The Proto-Indo-European root meaning “woman.” Sanskrit janis, gná, Greek gynē, Old Church Slavonic zena, Old Prussian genna, Old English cwen, Gothic qino… all meant “woman, queen, goddess”
Therefore, isn’t it better to translate the name Persephone as “a woman with sheaf of grain”, which is precisely what Virgo is?
Astronomical explanation of the Persephone myth
Now that we have distinguished between the real Virgo and the fake one, we can proceed further in analyzing the true meaning of the myth. According to Plutarch, Persephone is a manifestation of the spring. In the Eleusinian mysteries, each spring she returned from the underworld. As an allegory for the eternal circle of life and immortality, Persephone became a popular subject on ancient sarcophagi.
The idea that Persephone “appears” and “disappears” strongly suggests that she may be associated with a constellation. This interpretation gains further support from the Homeric hymn, one of the oldest versions of the myth. Here, Demeter says to Persephone:
Below we see Virgo on three different dates: 21.03.500 BC (spring), 21.06.500 BC (summer), and 23.12.500 BC, (winter). During the fall Virgo is not visible. These are the months that Persephone spends in the underworld. Demeter is looking for persephone with torches – an allegory of the Sun’s movement through the Zodiac.
On a side note, this ancient myth made its way to Christianity. The disappearance of Virgo is a special celebration. However, this time the virgin does not descend into the underworld but rather ascends to the heavens. This day is known as the Dormition of the Mother of God.
Triptolemus and the cult of Demetre
Another important character of the cult of Demetre is Triptolemus. His name means “triple warrior”. He was also known under the name Buzyges. This other name means the “ox-puller” and it was also an epithet of Hercules.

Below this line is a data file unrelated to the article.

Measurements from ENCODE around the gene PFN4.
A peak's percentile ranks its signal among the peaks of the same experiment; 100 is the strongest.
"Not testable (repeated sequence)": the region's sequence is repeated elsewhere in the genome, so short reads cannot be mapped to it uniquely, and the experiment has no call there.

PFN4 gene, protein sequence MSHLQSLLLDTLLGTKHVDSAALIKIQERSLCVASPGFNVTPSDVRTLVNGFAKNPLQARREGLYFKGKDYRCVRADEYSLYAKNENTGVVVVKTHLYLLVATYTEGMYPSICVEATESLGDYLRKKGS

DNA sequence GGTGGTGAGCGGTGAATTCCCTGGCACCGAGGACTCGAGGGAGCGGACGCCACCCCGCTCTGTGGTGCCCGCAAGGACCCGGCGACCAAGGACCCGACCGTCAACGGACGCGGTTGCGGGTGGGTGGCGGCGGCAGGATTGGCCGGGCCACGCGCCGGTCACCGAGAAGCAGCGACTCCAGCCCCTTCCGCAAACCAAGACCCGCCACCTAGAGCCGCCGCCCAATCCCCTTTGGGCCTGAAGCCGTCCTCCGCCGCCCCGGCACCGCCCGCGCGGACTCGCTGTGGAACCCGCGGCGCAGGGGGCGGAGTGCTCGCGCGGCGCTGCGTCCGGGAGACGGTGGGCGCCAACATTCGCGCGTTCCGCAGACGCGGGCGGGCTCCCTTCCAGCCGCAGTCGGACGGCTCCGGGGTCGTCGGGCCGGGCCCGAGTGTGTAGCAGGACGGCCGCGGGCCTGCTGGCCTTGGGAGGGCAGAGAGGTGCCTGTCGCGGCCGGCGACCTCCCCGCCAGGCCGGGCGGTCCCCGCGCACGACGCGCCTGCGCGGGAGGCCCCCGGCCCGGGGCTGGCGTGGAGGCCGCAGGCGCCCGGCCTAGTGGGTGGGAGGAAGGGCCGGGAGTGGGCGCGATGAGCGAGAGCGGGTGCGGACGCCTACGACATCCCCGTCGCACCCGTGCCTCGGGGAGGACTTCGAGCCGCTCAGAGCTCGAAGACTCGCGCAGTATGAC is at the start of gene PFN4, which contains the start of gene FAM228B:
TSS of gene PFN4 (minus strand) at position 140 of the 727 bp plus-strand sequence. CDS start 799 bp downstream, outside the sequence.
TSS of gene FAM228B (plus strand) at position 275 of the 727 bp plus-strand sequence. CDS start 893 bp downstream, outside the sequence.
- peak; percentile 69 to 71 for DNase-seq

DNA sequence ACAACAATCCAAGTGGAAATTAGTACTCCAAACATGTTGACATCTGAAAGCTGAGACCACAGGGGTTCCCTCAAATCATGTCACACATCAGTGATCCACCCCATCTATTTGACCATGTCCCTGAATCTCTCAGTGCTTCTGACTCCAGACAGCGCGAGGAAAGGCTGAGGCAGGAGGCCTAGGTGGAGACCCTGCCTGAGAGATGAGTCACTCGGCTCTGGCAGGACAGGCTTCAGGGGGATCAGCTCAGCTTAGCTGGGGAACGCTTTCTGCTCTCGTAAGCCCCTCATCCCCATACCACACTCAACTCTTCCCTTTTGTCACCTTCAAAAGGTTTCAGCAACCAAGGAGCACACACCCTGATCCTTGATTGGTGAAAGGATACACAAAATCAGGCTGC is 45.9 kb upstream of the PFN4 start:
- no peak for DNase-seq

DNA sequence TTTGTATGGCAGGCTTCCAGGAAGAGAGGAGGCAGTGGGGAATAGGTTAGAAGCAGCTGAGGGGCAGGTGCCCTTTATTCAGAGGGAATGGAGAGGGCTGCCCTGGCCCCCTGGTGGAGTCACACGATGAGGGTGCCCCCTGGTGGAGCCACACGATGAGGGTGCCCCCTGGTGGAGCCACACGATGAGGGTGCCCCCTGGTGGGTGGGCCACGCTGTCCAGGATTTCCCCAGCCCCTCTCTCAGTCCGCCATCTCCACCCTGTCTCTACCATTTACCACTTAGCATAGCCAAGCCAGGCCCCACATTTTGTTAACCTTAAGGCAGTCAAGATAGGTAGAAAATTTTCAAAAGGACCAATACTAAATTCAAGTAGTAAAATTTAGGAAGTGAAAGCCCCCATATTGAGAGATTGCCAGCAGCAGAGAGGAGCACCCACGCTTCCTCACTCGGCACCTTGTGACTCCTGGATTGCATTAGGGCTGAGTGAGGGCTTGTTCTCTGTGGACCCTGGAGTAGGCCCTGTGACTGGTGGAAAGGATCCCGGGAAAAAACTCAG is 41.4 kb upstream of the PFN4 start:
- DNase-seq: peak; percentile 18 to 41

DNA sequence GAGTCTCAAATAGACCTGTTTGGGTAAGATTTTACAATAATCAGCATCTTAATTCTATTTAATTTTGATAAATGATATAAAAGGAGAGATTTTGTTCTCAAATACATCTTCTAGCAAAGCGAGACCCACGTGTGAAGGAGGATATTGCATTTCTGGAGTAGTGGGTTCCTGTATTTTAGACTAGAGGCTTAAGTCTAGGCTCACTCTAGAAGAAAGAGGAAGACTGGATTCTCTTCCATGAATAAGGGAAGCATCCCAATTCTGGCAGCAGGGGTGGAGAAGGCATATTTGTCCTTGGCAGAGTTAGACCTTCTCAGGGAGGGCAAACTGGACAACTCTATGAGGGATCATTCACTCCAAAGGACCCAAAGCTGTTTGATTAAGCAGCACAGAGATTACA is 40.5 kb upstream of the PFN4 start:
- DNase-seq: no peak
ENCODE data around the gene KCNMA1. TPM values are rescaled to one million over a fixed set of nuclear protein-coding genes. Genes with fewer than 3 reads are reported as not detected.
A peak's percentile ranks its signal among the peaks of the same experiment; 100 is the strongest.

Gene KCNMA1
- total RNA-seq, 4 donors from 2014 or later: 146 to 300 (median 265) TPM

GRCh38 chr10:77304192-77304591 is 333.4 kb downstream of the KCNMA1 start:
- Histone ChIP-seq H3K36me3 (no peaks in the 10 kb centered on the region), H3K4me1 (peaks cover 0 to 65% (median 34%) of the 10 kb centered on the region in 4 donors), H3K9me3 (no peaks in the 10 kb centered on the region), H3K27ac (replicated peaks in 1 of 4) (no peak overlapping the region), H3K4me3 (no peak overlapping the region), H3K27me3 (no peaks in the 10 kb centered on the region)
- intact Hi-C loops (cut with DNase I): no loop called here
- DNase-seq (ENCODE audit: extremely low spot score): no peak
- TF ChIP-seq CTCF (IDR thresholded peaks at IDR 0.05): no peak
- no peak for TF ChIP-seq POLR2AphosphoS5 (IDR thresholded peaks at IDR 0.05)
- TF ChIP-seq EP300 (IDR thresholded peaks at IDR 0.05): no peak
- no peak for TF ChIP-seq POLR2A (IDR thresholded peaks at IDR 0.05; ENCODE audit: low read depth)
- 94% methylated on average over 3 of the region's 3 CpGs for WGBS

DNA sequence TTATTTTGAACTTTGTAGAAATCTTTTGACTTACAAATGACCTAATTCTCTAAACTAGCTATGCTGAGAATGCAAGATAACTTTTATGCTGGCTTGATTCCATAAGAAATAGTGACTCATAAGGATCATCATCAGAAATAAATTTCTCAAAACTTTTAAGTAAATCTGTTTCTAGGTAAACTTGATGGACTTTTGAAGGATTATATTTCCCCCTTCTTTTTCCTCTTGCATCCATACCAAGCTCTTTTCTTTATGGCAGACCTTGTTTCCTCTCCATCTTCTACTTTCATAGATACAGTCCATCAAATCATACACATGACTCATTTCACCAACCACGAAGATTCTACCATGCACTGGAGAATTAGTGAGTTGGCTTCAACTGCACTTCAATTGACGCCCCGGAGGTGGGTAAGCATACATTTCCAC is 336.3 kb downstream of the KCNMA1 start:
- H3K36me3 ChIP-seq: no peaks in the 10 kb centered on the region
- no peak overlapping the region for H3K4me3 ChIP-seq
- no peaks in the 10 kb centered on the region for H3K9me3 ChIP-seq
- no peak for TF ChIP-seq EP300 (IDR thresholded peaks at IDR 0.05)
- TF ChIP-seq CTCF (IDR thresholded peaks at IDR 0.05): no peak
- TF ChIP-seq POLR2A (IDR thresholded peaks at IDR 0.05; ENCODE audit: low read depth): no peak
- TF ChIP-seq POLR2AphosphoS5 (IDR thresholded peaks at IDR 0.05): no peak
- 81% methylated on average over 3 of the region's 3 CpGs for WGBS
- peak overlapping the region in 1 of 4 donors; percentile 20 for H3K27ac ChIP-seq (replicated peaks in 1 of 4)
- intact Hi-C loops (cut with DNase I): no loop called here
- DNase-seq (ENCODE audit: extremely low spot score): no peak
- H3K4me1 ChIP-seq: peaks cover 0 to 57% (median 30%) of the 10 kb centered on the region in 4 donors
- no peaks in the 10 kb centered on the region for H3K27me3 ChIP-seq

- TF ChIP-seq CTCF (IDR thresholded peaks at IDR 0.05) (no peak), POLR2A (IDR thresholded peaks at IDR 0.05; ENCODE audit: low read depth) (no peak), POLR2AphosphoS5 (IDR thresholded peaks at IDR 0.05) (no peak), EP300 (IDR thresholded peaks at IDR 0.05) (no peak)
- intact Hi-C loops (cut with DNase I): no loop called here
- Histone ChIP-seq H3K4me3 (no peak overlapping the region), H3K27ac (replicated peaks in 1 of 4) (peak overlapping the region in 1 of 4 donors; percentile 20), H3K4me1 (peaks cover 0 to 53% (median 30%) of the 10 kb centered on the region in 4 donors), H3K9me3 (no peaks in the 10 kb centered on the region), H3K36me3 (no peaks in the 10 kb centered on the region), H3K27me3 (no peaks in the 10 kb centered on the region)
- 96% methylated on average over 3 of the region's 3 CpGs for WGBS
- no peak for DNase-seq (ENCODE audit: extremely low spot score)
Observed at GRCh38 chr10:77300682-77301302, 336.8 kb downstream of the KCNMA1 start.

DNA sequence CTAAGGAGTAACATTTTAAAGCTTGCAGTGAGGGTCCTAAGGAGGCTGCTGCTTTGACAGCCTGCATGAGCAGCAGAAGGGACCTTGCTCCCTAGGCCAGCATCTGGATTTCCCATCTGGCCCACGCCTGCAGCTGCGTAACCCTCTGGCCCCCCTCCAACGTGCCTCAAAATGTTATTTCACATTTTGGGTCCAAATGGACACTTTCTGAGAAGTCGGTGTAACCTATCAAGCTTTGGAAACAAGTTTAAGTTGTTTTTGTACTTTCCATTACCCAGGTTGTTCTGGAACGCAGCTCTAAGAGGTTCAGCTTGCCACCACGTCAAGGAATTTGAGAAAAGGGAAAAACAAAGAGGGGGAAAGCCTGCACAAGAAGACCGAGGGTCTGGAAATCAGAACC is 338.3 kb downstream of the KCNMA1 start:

These names are a clear indication that we are dealing with Orion. Orion lies in the proximity of the constellation Taurus, the bull. The designation “triple warrior” perhaps refers to the fact that this constellation is also visible during the three seasons. Orion is not visible in the summer when Virgo gets abducted. He then starts a search, which is quite reminiscent of an Orpheus myth, which will be discussed in another article.
The image below comes from a Greek vase, dated to 500 BC. This is the same date as the one I used in the astronomical calculations above.
Note how Persephone pours water from a jug. This is an allegory to a rainy season that starts in spring and brings fertility to Earth. A very long time ago, this was the role of Aquarius, but over time, the constellations shifted due to the effects of precession. As a result, the language of the myth adapted to reflect the changes in the celestial positions of the constellations.
So, which constellation is Hades?
As we saw, the abduction myth of Virgo offers a symbolic explanation for the phenomenon of days becoming shorter after the summer solstice. As Virgo begins to disappear below the western horizon, the eastern sky showcases the constellation Pegasus, depicted as a flying horse, drawing a chariot represented by the constellation Auriga. Additionally, Ophiuchus, the serpent-bearer, commands the southern horizon (south of heaven).
Ophiuchus would be the best candidate to represents Hades, and for the following reasons:
Firstly, Ophiuchus means “serpent-bearer”. The association with the serpents is appropriate as autumn is the time when snakes go back to the “underworld” to hibernate. They will also return in spring.